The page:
The aim is to reduce obesity and improve health in the area.
Amsterdam municipality wants more control over the types of eateries popping up in the city, according to RTL Nieuws, and they’re not alone, with Rotterdam, The Hague, Utrecht, and Ede in pursuit of the same aim. In Amsterdam alone, there are 470 fast-food chains, including KFC, McDonald’s, and Burger King. We also have Dutch fast-food chains, serving delicious, but pretty greasy and fatty food.
The way forward for these municipalities would be to secure an amendment to the Environment Act or the Commodities Act, enabling them to regulate the number of fast-food places opening up in the city. It’s not just in the Netherlands that there’s concern over the quality of food available either, particularly in cities. For example, in the UK planning permission can be refused by local councils to takeaways and fast-food outlets if the planning inspector or local residents have concerns over obesity in the area.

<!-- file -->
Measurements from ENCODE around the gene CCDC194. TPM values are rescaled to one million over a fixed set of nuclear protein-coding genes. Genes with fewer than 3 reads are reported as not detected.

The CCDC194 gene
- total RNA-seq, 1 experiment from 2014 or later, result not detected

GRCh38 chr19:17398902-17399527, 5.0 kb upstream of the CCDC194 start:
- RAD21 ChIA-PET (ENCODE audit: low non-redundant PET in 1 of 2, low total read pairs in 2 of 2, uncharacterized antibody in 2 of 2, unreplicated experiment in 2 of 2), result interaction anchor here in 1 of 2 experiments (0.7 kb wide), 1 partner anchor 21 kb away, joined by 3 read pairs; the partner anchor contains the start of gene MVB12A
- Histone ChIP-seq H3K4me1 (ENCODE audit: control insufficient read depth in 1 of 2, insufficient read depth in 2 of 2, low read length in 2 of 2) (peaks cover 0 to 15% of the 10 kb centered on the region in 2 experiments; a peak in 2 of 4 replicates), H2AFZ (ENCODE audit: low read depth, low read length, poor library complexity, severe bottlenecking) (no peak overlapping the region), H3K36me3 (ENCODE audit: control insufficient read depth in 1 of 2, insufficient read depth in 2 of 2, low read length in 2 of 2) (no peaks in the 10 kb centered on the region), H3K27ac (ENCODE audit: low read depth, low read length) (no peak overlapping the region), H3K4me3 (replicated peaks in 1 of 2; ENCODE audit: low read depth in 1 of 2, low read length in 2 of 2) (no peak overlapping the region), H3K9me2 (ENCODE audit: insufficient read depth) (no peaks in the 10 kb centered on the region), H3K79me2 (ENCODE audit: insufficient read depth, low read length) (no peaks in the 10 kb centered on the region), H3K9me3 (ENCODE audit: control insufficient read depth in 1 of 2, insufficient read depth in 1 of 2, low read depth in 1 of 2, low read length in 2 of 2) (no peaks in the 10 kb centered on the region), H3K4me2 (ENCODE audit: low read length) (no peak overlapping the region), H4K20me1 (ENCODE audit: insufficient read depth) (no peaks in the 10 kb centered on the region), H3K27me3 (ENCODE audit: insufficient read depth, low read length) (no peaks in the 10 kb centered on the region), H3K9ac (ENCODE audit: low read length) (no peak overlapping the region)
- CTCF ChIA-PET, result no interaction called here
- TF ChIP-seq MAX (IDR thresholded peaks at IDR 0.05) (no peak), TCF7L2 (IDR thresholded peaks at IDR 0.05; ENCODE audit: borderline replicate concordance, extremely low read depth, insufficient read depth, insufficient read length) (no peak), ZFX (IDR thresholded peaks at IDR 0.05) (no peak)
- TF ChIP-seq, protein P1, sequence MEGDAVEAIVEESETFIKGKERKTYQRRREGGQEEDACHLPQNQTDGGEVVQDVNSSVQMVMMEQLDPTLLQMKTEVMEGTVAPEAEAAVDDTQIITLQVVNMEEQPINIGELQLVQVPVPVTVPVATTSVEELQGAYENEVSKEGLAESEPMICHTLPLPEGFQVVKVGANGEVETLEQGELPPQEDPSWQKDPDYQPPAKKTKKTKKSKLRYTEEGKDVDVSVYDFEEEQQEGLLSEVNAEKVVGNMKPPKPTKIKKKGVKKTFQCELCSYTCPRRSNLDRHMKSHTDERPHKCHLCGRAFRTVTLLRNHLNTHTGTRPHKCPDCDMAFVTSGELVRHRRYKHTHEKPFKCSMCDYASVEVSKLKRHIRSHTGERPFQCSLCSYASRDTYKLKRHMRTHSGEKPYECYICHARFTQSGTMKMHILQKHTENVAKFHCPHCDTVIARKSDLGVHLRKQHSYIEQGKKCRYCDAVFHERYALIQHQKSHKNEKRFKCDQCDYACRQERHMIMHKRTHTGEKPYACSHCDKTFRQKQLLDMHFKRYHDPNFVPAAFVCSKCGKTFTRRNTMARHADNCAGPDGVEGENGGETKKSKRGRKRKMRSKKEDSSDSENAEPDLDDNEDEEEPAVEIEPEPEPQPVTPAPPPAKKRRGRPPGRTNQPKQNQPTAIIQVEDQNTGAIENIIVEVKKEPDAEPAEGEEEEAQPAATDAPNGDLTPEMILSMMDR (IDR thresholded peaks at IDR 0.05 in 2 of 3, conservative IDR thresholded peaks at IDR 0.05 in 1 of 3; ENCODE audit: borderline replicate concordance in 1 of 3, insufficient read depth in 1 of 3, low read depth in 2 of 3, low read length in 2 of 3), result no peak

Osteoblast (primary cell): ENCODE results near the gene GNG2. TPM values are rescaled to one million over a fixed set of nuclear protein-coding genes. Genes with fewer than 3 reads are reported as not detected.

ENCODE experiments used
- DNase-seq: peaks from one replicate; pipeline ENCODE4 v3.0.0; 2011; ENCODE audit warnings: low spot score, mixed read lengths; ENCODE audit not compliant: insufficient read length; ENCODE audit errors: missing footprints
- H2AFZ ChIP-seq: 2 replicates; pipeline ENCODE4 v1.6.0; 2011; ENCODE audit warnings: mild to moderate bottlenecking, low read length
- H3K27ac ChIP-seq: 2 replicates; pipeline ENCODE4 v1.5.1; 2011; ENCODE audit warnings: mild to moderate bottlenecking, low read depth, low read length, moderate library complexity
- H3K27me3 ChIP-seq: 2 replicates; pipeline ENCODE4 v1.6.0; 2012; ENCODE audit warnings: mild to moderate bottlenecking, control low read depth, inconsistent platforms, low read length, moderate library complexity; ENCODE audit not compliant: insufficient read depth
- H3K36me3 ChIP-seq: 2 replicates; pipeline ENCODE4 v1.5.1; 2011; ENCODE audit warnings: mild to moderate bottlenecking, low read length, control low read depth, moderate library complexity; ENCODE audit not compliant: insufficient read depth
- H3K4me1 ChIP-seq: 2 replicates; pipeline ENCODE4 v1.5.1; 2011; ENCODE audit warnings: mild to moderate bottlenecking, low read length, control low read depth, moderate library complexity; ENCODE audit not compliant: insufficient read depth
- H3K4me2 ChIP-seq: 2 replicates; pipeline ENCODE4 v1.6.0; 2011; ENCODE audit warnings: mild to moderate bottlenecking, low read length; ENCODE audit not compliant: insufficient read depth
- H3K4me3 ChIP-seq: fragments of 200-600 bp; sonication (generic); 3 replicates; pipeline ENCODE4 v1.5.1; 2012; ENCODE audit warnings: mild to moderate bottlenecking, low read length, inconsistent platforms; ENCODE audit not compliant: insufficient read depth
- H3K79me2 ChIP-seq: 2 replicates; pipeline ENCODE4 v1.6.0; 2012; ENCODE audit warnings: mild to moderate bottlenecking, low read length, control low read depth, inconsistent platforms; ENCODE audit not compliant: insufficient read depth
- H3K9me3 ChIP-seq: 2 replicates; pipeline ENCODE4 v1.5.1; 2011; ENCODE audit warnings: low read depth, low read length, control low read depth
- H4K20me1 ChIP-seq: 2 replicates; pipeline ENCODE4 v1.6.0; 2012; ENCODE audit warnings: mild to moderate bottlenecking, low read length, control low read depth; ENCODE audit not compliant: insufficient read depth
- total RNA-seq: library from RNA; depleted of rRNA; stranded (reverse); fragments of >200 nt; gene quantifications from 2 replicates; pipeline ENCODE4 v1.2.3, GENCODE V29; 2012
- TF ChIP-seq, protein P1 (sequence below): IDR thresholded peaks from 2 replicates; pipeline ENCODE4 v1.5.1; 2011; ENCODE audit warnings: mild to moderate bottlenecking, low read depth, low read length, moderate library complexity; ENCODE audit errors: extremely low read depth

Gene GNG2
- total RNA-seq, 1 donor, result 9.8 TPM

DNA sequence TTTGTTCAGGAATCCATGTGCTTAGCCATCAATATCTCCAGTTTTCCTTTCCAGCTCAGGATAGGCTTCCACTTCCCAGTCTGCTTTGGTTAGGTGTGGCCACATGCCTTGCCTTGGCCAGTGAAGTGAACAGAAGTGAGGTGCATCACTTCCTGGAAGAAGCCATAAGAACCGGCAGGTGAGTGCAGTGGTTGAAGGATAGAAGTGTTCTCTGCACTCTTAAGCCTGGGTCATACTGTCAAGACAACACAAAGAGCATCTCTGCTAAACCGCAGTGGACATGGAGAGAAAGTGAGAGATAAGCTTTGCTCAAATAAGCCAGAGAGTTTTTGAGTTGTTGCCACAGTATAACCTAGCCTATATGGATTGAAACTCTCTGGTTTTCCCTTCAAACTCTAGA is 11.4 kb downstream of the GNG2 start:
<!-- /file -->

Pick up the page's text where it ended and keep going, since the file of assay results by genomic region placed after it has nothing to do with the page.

As it stands, the government has little power to change what is being sold or stop fast-food chains from popping up around the city. As Anniek de Ruijter, associate professor at the UvA explains – ‘because we see food as an individual choice, it is not possible for municipalities and governments to intervene via the Environment Act’.
However, Dr. Ruijter also adds: ‘ You can also turn the question around: to what extent is obesity still an individual responsibility? Research shows that the food supply in your area influences your food choice.’ Speaking to RTL News, The Ministry of Public Health, Welfare and Sports said that they will be speaking to municipalities about the food available in our cities and neighbourhoods, and seeing whether changes can be made to make the food available healthier.